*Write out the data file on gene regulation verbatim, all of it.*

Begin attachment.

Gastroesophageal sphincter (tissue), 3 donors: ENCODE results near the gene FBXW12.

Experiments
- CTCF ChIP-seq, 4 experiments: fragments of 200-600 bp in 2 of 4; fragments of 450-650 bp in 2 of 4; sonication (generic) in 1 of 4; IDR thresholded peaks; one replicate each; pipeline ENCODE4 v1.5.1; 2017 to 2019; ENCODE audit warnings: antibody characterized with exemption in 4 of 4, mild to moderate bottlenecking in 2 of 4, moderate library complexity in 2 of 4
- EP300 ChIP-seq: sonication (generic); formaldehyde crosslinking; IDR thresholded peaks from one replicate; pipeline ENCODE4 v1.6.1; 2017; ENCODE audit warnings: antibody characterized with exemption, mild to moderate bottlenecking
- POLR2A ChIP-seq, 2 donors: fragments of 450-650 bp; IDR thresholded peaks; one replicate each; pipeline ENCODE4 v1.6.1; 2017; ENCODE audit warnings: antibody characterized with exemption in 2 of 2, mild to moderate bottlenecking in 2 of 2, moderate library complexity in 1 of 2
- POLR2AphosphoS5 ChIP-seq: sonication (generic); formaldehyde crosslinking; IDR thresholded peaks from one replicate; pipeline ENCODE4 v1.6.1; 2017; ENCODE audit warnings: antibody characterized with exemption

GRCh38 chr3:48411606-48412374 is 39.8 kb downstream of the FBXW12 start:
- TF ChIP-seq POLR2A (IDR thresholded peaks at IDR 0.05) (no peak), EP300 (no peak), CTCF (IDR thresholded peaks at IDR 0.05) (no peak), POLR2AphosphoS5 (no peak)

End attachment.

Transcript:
Gastroesophageal sphincter (tissue), 3 donors: ENCODE results near the gene FBXW12.

Experiments
- CTCF ChIP-seq, 4 experiments: fragments of 200-600 bp in 2 of 4; fragments of 450-650 bp in 2 of 4; sonication (generic) in 1 of 4; IDR thresholded peaks; one replicate each; pipeline ENCODE4 v1.5.1; 2017 to 2019; ENCODE audit warnings: antibody characterized with exemption in 4 of 4, mild to moderate bottlenecking in 2 of 4, moderate library complexity in 2 of 4
- EP300 ChIP-seq: sonication (generic); formaldehyde crosslinking; IDR thresholded peaks from one replicate; pipeline ENCODE4 v1.6.1; 2017; ENCODE audit warnings: antibody characterized with exemption, mild to moderate bottlenecking
- POLR2A ChIP-seq, 2 donors: fragments of 450-650 bp; IDR thresholded peaks; one replicate each; pipeline ENCODE4 v1.6.1; 2017; ENCODE audit warnings: antibody characterized with exemption in 2 of 2, mild to moderate bottlenecking in 2 of 2, moderate library complexity in 1 of 2
- POLR2AphosphoS5 ChIP-seq: sonication (generic); formaldehyde crosslinking; IDR thresholded peaks from one replicate; pipeline ENCODE4 v1.6.1; 2017; ENCODE audit warnings: antibody characterized with exemption

GRCh38 chr3:48411606-48412374 is 39.8 kb downstream of the FBXW12 start:
- TF ChIP-seq POLR2A (IDR thresholded peaks at IDR 0.05) (no peak), EP300 (no peak), CTCF (IDR thresholded peaks at IDR 0.05) (no peak), POLR2AphosphoS5 (no peak)